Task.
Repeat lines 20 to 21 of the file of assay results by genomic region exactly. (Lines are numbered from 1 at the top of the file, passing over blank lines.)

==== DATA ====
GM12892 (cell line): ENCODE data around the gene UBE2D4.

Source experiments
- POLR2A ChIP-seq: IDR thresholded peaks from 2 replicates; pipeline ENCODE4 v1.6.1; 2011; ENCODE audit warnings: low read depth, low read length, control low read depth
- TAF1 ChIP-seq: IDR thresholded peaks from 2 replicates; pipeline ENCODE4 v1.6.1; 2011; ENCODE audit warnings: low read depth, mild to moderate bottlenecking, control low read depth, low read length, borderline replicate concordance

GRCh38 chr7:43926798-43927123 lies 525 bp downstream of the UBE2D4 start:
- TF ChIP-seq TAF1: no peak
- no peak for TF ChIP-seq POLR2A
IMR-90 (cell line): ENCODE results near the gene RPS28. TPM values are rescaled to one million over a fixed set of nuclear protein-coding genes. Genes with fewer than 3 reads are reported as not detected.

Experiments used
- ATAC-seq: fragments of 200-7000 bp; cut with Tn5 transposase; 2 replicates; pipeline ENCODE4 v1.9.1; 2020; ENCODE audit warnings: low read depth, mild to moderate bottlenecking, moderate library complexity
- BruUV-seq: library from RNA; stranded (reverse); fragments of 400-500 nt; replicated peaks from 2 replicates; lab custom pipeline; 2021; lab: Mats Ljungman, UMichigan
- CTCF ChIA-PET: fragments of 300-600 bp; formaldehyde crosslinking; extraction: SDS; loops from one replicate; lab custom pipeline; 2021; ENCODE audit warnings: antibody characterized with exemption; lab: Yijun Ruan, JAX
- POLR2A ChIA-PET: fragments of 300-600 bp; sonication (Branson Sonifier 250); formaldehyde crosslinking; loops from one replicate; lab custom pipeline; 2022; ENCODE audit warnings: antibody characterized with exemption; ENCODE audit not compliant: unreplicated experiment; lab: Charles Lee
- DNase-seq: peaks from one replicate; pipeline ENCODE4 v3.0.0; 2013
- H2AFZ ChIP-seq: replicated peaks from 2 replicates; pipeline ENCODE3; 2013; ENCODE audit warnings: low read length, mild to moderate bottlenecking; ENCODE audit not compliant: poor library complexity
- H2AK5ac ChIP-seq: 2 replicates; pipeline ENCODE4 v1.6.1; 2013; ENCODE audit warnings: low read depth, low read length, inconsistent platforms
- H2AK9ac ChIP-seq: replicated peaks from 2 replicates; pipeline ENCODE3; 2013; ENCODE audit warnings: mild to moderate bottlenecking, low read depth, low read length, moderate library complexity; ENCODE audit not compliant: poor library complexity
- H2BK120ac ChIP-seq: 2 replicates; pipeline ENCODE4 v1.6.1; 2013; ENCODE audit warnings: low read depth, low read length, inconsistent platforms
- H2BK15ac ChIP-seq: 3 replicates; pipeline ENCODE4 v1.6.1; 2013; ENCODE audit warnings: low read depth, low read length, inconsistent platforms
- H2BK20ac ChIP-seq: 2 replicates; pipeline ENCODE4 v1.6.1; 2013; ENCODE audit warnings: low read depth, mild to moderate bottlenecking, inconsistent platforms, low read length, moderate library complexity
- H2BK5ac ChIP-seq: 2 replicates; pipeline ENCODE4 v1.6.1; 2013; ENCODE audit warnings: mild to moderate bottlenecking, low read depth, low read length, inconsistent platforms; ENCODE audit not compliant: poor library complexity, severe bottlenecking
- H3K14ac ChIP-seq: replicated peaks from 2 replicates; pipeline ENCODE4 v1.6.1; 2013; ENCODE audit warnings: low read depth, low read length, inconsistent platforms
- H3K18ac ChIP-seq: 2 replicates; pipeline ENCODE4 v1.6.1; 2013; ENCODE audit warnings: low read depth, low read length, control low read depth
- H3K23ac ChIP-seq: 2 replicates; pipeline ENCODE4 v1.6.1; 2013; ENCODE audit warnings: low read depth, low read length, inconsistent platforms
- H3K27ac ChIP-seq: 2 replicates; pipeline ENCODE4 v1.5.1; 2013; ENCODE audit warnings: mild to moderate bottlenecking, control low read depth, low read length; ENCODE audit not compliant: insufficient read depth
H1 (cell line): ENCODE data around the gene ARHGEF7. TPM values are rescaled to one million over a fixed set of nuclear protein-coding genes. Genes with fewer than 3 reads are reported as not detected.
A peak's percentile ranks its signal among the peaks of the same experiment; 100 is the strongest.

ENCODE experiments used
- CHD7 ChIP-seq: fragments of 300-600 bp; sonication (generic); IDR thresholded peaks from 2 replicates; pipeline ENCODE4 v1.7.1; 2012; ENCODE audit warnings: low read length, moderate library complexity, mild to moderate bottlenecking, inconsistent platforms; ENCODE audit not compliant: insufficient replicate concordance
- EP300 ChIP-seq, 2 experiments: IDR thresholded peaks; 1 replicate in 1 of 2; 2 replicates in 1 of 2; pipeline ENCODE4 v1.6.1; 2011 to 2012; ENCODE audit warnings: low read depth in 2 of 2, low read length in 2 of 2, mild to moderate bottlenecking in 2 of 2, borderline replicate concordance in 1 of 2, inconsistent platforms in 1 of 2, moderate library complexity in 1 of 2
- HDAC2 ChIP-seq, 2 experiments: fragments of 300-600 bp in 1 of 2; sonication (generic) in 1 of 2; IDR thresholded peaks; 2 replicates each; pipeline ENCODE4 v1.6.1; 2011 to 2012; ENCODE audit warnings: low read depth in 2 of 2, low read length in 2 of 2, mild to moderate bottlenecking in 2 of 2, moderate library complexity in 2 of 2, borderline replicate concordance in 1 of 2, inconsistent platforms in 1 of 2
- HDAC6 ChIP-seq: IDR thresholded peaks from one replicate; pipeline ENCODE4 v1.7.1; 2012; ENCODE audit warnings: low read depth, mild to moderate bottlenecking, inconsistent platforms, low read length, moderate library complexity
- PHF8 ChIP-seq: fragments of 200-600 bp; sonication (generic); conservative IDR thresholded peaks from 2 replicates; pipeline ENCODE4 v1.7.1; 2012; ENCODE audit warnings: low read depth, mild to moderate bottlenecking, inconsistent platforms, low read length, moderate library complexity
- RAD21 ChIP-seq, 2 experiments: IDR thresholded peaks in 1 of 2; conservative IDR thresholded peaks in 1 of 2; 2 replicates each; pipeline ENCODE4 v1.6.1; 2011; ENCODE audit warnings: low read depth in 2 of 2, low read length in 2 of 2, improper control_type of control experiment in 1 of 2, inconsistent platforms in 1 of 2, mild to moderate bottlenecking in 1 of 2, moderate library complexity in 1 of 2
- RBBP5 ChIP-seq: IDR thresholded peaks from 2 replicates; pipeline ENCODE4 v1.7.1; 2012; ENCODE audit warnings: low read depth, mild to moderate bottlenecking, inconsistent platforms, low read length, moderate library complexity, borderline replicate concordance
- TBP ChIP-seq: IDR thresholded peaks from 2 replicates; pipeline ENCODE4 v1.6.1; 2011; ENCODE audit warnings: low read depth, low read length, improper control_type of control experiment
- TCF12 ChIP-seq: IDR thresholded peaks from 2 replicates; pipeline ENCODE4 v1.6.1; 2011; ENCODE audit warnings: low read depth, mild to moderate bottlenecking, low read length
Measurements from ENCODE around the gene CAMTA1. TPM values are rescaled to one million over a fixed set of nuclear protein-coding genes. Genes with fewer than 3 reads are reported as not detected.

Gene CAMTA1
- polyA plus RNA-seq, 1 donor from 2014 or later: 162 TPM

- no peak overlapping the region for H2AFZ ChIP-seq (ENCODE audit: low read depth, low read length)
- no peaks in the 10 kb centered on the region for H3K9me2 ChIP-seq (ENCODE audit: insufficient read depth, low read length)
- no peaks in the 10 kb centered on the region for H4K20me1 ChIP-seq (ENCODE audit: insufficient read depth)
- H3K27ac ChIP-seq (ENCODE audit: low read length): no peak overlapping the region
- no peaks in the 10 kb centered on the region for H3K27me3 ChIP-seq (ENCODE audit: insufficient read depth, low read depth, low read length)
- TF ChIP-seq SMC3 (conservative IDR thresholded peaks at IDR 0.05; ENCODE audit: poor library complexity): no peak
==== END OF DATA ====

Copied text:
- H2BK20ac ChIP-seq: 2 replicates; pipeline ENCODE4 v1.6.1; 2013; ENCODE audit warnings: low read depth, mild to moderate bottlenecking, inconsistent platforms, low read length, moderate library complexity
- H2BK5ac ChIP-seq: 2 replicates; pipeline ENCODE4 v1.6.1; 2013; ENCODE audit warnings: mild to moderate bottlenecking, low read depth, low read length, inconsistent platforms; ENCODE audit not compliant: poor library complexity, severe bottlenecking